Universities unanimous in support of climate letter
The 14 Dutch universities united in the Association of Universities in the Netherlands (VSNU) have all expressed their support for the climate letter, which by now has been signed by almost 1,300 members of staff. The letter emphatically calls on the universities to adopt and implement an ambitious climate agenda. This would involve such issues as reorganising the staff commute, disinvesting in the fossil fuel industry and reducing air travel wherever possible. VSNU President Pieter Duisenberg: 'The academic community can and must play a leading role in addressing climate change. This not only involves knowledge, but also whatever we as universities can do ourselves.'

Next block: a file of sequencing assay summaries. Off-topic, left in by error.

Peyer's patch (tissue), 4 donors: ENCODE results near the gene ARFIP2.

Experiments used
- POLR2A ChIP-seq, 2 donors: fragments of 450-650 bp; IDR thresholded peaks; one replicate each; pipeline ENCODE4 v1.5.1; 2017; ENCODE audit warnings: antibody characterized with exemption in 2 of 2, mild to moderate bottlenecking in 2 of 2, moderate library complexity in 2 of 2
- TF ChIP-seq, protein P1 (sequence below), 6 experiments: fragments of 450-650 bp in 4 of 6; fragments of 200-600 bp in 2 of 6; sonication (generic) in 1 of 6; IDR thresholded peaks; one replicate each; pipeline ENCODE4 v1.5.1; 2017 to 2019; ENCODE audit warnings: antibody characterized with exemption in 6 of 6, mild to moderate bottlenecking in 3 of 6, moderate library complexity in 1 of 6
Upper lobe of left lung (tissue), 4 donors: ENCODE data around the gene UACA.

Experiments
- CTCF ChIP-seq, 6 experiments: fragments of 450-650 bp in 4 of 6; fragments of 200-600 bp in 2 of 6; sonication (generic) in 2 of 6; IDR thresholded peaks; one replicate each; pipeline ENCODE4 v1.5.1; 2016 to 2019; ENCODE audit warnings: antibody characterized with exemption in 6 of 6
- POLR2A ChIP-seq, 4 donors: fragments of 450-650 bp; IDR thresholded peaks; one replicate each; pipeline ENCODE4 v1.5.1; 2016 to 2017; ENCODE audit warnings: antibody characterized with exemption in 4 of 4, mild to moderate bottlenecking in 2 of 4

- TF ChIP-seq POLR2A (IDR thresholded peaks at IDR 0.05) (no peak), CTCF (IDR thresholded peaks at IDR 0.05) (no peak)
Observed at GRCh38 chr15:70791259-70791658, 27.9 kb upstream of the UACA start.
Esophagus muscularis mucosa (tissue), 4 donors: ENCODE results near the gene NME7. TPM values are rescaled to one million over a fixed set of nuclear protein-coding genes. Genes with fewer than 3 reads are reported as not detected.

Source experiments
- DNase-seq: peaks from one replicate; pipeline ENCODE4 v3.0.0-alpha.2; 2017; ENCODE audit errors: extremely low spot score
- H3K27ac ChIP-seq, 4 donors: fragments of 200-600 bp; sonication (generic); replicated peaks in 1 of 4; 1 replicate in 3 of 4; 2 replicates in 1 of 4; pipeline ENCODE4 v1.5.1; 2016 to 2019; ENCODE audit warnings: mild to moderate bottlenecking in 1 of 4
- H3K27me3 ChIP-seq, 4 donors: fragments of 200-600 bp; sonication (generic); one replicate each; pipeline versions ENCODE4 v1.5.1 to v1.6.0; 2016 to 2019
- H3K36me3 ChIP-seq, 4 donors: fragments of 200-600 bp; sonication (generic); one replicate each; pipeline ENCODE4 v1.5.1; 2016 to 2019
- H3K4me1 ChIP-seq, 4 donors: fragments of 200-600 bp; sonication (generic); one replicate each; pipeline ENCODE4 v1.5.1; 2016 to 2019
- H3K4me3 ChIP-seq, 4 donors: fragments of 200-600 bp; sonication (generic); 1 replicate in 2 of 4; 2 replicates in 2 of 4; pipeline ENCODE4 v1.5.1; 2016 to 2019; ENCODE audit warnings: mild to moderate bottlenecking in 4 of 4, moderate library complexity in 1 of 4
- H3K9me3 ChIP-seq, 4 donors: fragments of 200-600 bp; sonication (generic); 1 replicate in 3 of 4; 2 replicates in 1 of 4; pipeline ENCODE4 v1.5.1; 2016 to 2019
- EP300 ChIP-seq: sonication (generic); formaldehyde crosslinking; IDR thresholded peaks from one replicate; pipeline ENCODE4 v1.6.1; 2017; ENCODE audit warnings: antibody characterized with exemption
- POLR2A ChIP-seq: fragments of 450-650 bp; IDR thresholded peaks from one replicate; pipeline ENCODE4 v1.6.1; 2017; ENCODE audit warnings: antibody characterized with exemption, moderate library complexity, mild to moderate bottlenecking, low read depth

Those who took the initiative of drafting the letter are pleased that all 14 universities have expressed their support. Thea Hilhorst, who was among them, said: 'After the latest report of the Intergovernmental Panel on Climate Change (IPCC) on the need to limit global warming to 1.5 °C, it's abundantly clear that everyone must take action – not just the authorities and the business community, but universities and individual scientists as well. Personally, I consciously do my best to fly less. Travelling may be part of academic work, but we can take the train more often and invest in other types of communication.' Heleen de Coninck, Associate Professor of Innovation Studies at Radboud University and author of the most recent IPCC report, is quite clear on what needs to be done: 'The IPCC report shows that the consequences of just a 2 °C rise in temperature are serious and to some extent irreversible. Presently we are set on exceeding 3 °C. If measures are not taken at every level, limiting it to a 1.5 °C rise will soon be unattainable. Since the universities are also a factor, the widespread support for this letter is a meaningful step in the right direction.' Many universities are currently drafting an ambitious agenda related to a number of issues mentioned in the letter, such as travel behaviour and food.